Warning: This Could Be Draining $155,000 From Your 401(k)

By Miranda Marquit
May 28, 2013

Could you be wasting $155,000 that should be going toward your retirement?

We’re told that we need to save for retirement. We’re also told that tax-advantaged accounts, usually offered by employers, are the best way to build a nest egg.

Your 401(k) is supposed to represent one of the best retirement savings strategies out there. It’s easy to invest in a 401(k) -- your employer probably offers a plan in which you can have the money automatically deducted from your paycheck.

However, if you are investing in a 401(k), you might end up throwing away $155,000 over your lifetime.

Here's how:

First, ask yourself: How much are you paying in retirement account fees? Because that's what may be draining your 401(k).

Even with the new 401(k) statement rules, you might have no idea what you’re paying in fees. In fact, a recent InvestingNerd (a division of NerdWallet) study found that a staggering 92.6% of Americans "dramatically underestimated the total 401(k) fees the average household will pay over the course of a lifetime."

By the time all of your fees are added up, according to public policy organization Demos, you could be as much as $155,000 -- or more -- poorer over your lifetime.

What could you do with that extra money?

More importantly, how much would that have added up to if you had been able to compound the money over time?

Every retirement account comes with fees. Here's what you might be paying:

  • Expense ratio: This is the annual cost of the funds in your retirement account. There is no avoiding this retirement account fee; all funds come with expense ratios. However, you can limit your fees by choosing funds with lower expense ratios. Some companies use retirement management companies that pad their earnings by recommending more expensive managed funds with higher expense ratios (and commissions). There are plenty of funds out there that charge less than 0.25% -- instead of charging more than 1%.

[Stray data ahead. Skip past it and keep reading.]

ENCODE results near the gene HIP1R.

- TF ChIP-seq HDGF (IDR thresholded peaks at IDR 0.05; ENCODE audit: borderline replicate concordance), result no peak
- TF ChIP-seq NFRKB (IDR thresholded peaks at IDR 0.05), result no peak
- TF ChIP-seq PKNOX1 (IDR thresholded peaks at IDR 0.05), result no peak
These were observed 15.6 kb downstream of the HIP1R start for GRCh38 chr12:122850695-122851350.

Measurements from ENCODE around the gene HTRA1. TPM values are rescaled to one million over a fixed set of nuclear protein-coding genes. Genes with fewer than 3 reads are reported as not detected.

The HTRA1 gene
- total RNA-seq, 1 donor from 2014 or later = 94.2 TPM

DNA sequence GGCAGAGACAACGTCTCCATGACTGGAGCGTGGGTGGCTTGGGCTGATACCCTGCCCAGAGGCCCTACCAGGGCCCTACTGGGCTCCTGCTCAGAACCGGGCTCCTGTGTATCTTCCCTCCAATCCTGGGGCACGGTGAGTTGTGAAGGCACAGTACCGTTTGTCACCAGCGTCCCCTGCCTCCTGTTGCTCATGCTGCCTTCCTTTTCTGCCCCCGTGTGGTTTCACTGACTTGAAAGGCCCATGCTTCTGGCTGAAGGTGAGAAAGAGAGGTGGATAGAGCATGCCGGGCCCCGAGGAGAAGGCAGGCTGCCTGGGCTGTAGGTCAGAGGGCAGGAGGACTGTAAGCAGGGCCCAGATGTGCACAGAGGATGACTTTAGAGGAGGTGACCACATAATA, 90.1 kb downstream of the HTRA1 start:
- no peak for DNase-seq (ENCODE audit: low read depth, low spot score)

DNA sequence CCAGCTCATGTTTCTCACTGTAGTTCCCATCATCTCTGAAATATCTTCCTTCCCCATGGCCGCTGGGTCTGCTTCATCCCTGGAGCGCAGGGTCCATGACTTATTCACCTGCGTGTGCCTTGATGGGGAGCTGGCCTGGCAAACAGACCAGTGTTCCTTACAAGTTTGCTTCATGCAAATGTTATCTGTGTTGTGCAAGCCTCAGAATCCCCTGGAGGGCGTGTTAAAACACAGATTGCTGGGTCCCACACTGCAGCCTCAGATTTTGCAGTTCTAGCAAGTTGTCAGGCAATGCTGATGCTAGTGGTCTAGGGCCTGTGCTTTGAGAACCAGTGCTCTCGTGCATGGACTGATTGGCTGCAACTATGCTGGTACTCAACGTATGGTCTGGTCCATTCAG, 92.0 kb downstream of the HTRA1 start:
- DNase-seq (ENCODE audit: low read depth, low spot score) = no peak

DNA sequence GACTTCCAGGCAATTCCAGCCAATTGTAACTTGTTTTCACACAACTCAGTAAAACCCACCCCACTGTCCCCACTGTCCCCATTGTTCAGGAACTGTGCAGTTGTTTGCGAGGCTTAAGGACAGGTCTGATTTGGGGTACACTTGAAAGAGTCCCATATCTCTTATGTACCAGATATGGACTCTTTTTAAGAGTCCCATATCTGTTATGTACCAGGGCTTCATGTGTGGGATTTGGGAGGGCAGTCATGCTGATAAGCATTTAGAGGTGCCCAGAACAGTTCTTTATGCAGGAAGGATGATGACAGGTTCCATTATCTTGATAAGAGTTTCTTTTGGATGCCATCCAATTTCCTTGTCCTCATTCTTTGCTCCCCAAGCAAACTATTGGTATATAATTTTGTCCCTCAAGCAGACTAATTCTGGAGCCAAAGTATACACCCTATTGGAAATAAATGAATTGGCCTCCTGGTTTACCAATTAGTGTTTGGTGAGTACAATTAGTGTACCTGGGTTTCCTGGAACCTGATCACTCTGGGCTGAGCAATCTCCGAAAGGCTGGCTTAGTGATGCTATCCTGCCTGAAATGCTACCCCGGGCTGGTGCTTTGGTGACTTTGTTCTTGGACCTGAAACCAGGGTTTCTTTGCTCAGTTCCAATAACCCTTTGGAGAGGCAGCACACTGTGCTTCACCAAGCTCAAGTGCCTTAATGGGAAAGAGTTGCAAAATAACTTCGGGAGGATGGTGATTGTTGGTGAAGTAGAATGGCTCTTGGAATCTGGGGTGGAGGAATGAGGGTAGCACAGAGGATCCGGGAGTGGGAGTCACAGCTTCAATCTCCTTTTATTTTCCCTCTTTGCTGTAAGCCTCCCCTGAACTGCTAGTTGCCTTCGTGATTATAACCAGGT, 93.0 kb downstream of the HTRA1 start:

• Operating expense: Most retirement plans come with operating expenses. In some cases, employers pass these expenses on to employees by taking it out of their retirement accounts. If the operating expense is relatively small, it can beat trying to invest on your own through an online discount broker.
  • Shared costs: In some cases, you might be part of "revenue sharing." In this situation, a service provider might get a rebate from high-cost funds. Extra fees that end up coming out of your retirement account are then shared amongst others, to help cover the cost of the others in a plan.
  • Mortality charges: If you have a 403(b) plan -- basically the 401(k) equivalent for non-profit and government workers -- there might be other charges. These plans often include products sold by life insurance companies, and there are extra expenses associated with that.
  • Other fees: Check your retirement account statement for others:.  There are myriad fees you could be paying.

Some experts believe that your total retirement account costs should be no more than 1% -- and it’s often possible to keep below that number if your employer can afford to pick up the operating expense, and if the funds chosen are low-cost.

The Investing Answer: If you find that your fees are too high, talk to your employer about finding a different plan administrator. You can also ask if lower-cost options can be added to the plan.

Or you can roll your 401(k) into an IRA, allowing you the ability to invest as you see fit, and look for the lowest-cost options. One strategy is to contribute enough to get an employer match, and then once that max is reached, you can contribute to a more cost-efficient account.

P.S.: Corporate America is sitting on a $1.7 trillion "Dividend Vault" -- and it just might save your retirement. To learn more, click here.